Controller of the Audit Commission Andrew Foster is using gatherings of party activists in Bournemouth and Brighton to warn that the process could turn into a hugely wasteful burden if merely ‘bolted on’ to existing arrangements.
Local authorities are being required to draw up five-year Best Value plans, which will be audited, and report each year on how well they match up to the plans and proposing future corrective action.
Foster is making it clear he believes the best authorities will work with officials sent out by the Commission to monitor developments, rather than place themselves in a position where the government or the scrutineers decide how Best Value must operate within their authority.
He will speak this week at the Labour conference, addressed the Liberal Democrats last week and will deliver the same plea to the Tories next week.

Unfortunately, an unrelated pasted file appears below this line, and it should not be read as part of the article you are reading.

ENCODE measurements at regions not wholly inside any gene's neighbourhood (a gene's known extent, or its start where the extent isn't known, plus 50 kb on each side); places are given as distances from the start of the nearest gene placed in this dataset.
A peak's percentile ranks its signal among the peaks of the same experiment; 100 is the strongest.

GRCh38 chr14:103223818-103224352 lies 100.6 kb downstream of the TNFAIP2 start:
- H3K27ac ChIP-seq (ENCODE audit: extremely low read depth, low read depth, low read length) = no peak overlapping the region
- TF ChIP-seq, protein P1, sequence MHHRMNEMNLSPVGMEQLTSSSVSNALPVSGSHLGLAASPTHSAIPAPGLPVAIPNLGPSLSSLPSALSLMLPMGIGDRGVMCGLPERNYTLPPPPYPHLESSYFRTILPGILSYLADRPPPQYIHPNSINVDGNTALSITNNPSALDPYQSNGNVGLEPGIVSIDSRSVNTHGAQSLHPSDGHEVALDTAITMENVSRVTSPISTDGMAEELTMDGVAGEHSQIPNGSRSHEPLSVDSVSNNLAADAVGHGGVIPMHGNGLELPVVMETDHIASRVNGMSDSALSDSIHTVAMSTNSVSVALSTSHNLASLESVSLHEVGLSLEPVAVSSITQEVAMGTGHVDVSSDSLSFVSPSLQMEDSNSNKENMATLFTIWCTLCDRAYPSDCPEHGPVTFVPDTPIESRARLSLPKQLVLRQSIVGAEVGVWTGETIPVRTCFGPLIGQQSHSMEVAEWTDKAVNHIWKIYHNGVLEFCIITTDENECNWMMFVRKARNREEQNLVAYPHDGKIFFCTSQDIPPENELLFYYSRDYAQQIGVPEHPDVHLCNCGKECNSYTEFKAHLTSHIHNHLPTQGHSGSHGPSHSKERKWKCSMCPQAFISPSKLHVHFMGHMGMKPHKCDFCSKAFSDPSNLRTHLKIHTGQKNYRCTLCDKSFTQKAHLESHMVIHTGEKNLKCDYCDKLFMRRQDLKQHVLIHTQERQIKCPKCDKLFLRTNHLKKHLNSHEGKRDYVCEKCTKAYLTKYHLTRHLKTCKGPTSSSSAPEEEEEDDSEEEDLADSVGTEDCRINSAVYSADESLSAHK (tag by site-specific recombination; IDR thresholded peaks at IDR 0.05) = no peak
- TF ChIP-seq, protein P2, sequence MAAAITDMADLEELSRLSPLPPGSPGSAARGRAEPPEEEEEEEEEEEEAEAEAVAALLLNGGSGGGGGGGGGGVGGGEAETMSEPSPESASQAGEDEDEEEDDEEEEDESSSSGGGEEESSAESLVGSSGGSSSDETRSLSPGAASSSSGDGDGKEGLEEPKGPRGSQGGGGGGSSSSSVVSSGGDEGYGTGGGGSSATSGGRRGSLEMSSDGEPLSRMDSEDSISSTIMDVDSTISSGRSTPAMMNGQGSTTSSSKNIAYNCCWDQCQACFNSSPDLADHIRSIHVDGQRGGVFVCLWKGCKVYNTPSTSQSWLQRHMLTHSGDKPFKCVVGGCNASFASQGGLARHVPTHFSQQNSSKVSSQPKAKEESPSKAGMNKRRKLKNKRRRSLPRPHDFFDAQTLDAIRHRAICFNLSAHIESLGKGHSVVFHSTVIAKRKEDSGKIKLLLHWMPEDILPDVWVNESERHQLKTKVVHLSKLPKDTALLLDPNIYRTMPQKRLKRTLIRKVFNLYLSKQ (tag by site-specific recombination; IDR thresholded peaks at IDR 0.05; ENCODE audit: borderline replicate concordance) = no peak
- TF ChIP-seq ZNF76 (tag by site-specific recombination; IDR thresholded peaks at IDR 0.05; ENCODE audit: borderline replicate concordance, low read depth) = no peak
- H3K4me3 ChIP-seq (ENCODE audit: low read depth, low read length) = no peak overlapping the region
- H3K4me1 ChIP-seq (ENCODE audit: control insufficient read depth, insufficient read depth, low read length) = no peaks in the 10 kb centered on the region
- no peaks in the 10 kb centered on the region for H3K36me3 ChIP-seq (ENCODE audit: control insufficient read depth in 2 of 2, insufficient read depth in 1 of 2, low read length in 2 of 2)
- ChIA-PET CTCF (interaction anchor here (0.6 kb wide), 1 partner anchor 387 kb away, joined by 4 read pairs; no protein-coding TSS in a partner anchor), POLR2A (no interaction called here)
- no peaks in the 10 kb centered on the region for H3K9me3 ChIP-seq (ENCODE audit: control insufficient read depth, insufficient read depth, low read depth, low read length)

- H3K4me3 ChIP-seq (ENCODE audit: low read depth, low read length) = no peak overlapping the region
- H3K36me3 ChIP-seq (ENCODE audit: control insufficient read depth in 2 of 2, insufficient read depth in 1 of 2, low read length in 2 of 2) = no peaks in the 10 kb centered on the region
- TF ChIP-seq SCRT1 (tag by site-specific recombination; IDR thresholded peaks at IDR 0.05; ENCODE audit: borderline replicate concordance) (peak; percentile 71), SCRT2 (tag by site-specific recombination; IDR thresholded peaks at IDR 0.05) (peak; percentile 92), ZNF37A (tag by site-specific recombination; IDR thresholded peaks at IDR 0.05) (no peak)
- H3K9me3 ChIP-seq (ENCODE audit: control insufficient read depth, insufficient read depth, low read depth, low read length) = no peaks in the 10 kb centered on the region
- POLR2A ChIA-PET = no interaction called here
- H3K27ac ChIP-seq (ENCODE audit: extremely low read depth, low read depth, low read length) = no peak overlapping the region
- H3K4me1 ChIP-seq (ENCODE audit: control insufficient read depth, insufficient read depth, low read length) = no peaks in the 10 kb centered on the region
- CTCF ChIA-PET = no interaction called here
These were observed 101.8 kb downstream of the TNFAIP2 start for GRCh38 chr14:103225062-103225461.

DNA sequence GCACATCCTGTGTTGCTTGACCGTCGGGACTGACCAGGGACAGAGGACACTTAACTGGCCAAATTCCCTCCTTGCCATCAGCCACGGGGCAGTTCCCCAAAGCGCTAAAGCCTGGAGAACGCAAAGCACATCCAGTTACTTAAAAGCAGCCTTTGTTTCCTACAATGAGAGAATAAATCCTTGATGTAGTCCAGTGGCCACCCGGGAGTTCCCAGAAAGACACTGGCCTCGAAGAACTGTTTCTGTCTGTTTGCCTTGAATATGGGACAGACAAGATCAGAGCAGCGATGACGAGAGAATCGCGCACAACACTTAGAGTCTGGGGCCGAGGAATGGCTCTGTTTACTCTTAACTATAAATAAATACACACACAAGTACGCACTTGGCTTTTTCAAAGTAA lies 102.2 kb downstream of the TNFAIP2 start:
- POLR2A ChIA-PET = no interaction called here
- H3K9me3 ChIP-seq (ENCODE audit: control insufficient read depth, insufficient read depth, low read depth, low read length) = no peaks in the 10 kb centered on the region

His view is that the best authorities will incorporate Best Value requirements within their own decision-making and management processes in order to avoid it becoming an expensive add-on.
He told the Liberal Democrats: ‘This is a process you can use to further develop your engagement with the community.’
Local authorities should ‘customise it for the requirements of your authority’, warning: ‘Those who regard it as an encumbrance that is bolted on will regard it as a burden,’ he said.
He insisted: ‘There is a possibility of making Best Value work for you and your local citizens. It does not have to be a dead weight of bureaucracy.’
But Foster admitted that there were cost dangers in the increasing number of inspections facing local authorities and invited councils to apply the same pressures to the Audit Commission to keep costs down.
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